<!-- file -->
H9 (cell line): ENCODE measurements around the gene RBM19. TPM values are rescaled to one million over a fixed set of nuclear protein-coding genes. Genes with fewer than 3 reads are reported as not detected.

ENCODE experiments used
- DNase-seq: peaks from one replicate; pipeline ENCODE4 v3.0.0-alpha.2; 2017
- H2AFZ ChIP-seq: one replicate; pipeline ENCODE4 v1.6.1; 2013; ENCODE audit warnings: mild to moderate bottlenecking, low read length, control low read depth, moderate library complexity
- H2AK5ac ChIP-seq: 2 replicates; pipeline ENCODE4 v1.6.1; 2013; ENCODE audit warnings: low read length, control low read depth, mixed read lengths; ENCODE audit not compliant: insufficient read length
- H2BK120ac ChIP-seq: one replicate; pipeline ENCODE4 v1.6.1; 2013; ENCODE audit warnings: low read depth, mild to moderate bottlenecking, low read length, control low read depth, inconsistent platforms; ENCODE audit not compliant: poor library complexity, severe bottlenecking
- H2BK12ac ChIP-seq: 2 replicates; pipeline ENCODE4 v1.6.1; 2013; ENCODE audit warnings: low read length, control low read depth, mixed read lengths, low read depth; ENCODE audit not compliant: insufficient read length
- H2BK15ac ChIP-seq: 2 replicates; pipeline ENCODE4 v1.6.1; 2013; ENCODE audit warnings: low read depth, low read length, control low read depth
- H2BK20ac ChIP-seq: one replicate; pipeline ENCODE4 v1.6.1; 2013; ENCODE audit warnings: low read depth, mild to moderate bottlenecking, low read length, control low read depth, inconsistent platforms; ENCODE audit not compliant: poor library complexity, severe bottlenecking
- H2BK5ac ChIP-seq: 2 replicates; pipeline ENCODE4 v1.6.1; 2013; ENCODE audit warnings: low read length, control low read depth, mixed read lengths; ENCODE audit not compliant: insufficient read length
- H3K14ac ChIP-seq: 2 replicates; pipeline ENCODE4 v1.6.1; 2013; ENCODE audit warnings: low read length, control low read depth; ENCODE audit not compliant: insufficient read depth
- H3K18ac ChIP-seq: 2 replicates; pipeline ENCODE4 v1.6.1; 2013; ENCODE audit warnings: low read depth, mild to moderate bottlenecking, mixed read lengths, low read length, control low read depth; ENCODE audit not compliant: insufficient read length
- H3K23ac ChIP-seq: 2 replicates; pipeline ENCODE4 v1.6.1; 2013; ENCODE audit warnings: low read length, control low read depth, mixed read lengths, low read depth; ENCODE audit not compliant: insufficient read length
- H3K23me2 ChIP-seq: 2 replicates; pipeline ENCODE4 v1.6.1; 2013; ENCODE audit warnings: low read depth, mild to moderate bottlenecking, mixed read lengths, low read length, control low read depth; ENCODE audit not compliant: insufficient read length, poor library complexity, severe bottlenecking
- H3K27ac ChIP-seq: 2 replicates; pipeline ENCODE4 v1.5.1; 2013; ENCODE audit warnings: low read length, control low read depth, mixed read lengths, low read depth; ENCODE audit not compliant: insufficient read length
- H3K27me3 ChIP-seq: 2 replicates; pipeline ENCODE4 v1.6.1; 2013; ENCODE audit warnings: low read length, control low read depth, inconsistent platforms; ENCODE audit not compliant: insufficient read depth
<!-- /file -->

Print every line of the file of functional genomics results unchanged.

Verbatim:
H9 (cell line): ENCODE measurements around the gene RBM19. TPM values are rescaled to one million over a fixed set of nuclear protein-coding genes. Genes with fewer than 3 reads are reported as not detected.

ENCODE experiments used
- DNase-seq: peaks from one replicate; pipeline ENCODE4 v3.0.0-alpha.2; 2017
- H2AFZ ChIP-seq: one replicate; pipeline ENCODE4 v1.6.1; 2013; ENCODE audit warnings: mild to moderate bottlenecking, low read length, control low read depth, moderate library complexity
- H2AK5ac ChIP-seq: 2 replicates; pipeline ENCODE4 v1.6.1; 2013; ENCODE audit warnings: low read length, control low read depth, mixed read lengths; ENCODE audit not compliant: insufficient read length
- H2BK120ac ChIP-seq: one replicate; pipeline ENCODE4 v1.6.1; 2013; ENCODE audit warnings: low read depth, mild to moderate bottlenecking, low read length, control low read depth, inconsistent platforms; ENCODE audit not compliant: poor library complexity, severe bottlenecking
- H2BK12ac ChIP-seq: 2 replicates; pipeline ENCODE4 v1.6.1; 2013; ENCODE audit warnings: low read length, control low read depth, mixed read lengths, low read depth; ENCODE audit not compliant: insufficient read length
- H2BK15ac ChIP-seq: 2 replicates; pipeline ENCODE4 v1.6.1; 2013; ENCODE audit warnings: low read depth, low read length, control low read depth
- H2BK20ac ChIP-seq: one replicate; pipeline ENCODE4 v1.6.1; 2013; ENCODE audit warnings: low read depth, mild to moderate bottlenecking, low read length, control low read depth, inconsistent platforms; ENCODE audit not compliant: poor library complexity, severe bottlenecking
- H2BK5ac ChIP-seq: 2 replicates; pipeline ENCODE4 v1.6.1; 2013; ENCODE audit warnings: low read length, control low read depth, mixed read lengths; ENCODE audit not compliant: insufficient read length
- H3K14ac ChIP-seq: 2 replicates; pipeline ENCODE4 v1.6.1; 2013; ENCODE audit warnings: low read length, control low read depth; ENCODE audit not compliant: insufficient read depth
- H3K18ac ChIP-seq: 2 replicates; pipeline ENCODE4 v1.6.1; 2013; ENCODE audit warnings: low read depth, mild to moderate bottlenecking, mixed read lengths, low read length, control low read depth; ENCODE audit not compliant: insufficient read length
- H3K23ac ChIP-seq: 2 replicates; pipeline ENCODE4 v1.6.1; 2013; ENCODE audit warnings: low read length, control low read depth, mixed read lengths, low read depth; ENCODE audit not compliant: insufficient read length
- H3K23me2 ChIP-seq: 2 replicates; pipeline ENCODE4 v1.6.1; 2013; ENCODE audit warnings: low read depth, mild to moderate bottlenecking, mixed read lengths, low read length, control low read depth; ENCODE audit not compliant: insufficient read length, poor library complexity, severe bottlenecking
- H3K27ac ChIP-seq: 2 replicates; pipeline ENCODE4 v1.5.1; 2013; ENCODE audit warnings: low read length, control low read depth, mixed read lengths, low read depth; ENCODE audit not compliant: insufficient read length
- H3K27me3 ChIP-seq: 2 replicates; pipeline ENCODE4 v1.6.1; 2013; ENCODE audit warnings: low read length, control low read depth, inconsistent platforms; ENCODE audit not compliant: insufficient read depth